Yes, more love for our little stripy friends!
I already have two bee feeders in my range (The BeeBar & BeeBar XL), and although I’m still very happy with both of them you can never give the bees enough love. Aww, look at their little fluffy, stripy faces, how can you not want to take care of them? And since without them our ecosystem would collapse and we’d all die, they do kind of deserve it. Originally this wasn’t going to be another bee feeder; I’d just worked out how to make a sphere which locked together around the middle and I thought I’d be using it for another gift box. But then, while I was drawing it, I thought it looked a little like The FoodPod even though it was about half the size. What could I feed with that, I wondered. The answer of course was… Bees!
The BeePod is the result of that. It consists of two half-spheres, the bottom with the feeder platforms in it and the top with the bee holes in the side, which twist-lock in the middle. There’s also the hanger ring at the top which you can fit over a branch etc, to hang it around your flower beds. You can fill the bottom section with water (or nectar, if you REALLY want to spoil our little buzzy friends) then lock the top section on. As you turn the bottom section clockwise to lock it, the little platforms for the bees to stand on move round to the holes meaning that they can drink and not get wet in the rain!
Size: 70mm spherical. The BeePod will be delivered fully assembled, and you can order it with or without the optional filler cup.
Addendum – Drop Test:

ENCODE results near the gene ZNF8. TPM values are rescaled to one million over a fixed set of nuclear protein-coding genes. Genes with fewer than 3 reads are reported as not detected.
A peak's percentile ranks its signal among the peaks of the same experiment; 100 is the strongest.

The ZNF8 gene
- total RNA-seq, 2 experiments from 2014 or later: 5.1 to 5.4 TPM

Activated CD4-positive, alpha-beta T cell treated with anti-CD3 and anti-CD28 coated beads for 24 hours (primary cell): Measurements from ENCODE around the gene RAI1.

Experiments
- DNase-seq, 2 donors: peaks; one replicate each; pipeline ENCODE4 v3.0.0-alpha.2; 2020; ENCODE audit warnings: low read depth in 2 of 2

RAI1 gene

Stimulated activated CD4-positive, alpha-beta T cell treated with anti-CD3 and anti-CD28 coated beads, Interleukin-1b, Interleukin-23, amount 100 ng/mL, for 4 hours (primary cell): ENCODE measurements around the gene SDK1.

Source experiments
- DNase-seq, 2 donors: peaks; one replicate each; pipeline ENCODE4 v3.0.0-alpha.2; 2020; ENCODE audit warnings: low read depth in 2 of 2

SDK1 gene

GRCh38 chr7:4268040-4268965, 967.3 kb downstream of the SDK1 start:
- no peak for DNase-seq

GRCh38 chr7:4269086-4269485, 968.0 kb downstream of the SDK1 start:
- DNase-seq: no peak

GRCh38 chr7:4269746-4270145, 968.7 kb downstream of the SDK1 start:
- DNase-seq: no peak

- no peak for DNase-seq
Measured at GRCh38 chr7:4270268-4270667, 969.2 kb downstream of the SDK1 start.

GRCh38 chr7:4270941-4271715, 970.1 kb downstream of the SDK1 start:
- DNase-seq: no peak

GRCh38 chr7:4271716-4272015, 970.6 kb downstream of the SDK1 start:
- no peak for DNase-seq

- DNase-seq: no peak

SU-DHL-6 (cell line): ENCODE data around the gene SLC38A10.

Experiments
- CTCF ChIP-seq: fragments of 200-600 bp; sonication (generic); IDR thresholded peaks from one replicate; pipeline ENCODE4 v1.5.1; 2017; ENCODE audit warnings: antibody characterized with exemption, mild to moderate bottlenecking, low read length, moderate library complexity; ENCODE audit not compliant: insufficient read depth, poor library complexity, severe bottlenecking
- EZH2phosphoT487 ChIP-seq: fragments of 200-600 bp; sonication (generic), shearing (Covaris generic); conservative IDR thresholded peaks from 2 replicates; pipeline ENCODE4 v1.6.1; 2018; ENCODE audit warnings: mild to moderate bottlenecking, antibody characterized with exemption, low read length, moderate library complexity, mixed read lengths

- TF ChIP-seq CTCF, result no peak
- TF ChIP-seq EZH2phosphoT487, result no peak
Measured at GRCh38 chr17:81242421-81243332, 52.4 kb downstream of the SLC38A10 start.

I recently had a message from a very nice man asking if the BeePod could survive a 6′ fall onto soil without breaking. I was pretty sure it could, but rather than just give a theoretical answer I decided to test it. I dropped it from a height of just about 6′ (I’m 6’1″ tall so I held it at about the level of the top of my head) onto four different surfaces. The results were, in order of performing the tests:
1) Laminate Flooring – BeePod hit the floor and bounced once. No damage to the BeePod, tiny dent in the floor.
2) Grass – BeePod hit the floor, no damage at all. I then extended my arm up as high as it could go (about 8 – 8.5′) and dropped it again. No damage, again.
3) Soil – BeePod hit the ground, no damage at all. I repeated the hand above my head and dropped it again, still with no damage.
4) Concrete – BeePod hit the ground, bounced once and rolled a little. No damage at all (not even a scratch to the base, which I was quite surprised about to be honest)
That’s because the base of the BeePod, the lower hemisphere, is essentially a double layer; to make sure the bottom is watertight the whole section is printed in one piece and then the yellow cap is glued on with a generous coating of superglue. That basically means there’s two distinct shells with the tiniest gap between them to allow the yellow shell to flex slightly.
This might have been a bit of an overkill on the information but now you can buy with confidence that your BeePod will be able to take whatever nature can throw at it!
Many thanks to Joanna of We Love Our Bees! in Florida (www.weloveourbees.com) for the photos and the video of her very happy (and adorably cute) orchid bees enjoying their BeePod!
VERY IMPORTANT NOTE!!!: if you’re wanting to use the BeePod with clove oil, to attract Orchid Bees, please contact me BEFORE YOU ORDER – It seems, from field-testing, that clove oil absolutely DESTROYS ABS plastic, which is what I print the BeePod with. If you’re wanting to use clove oil I can print it in either PLA biopolymer or PETG, both of which are safe to use with clove oil. I take no responsibility for dissolved BeePods if I’m not informed prior to ordering and production!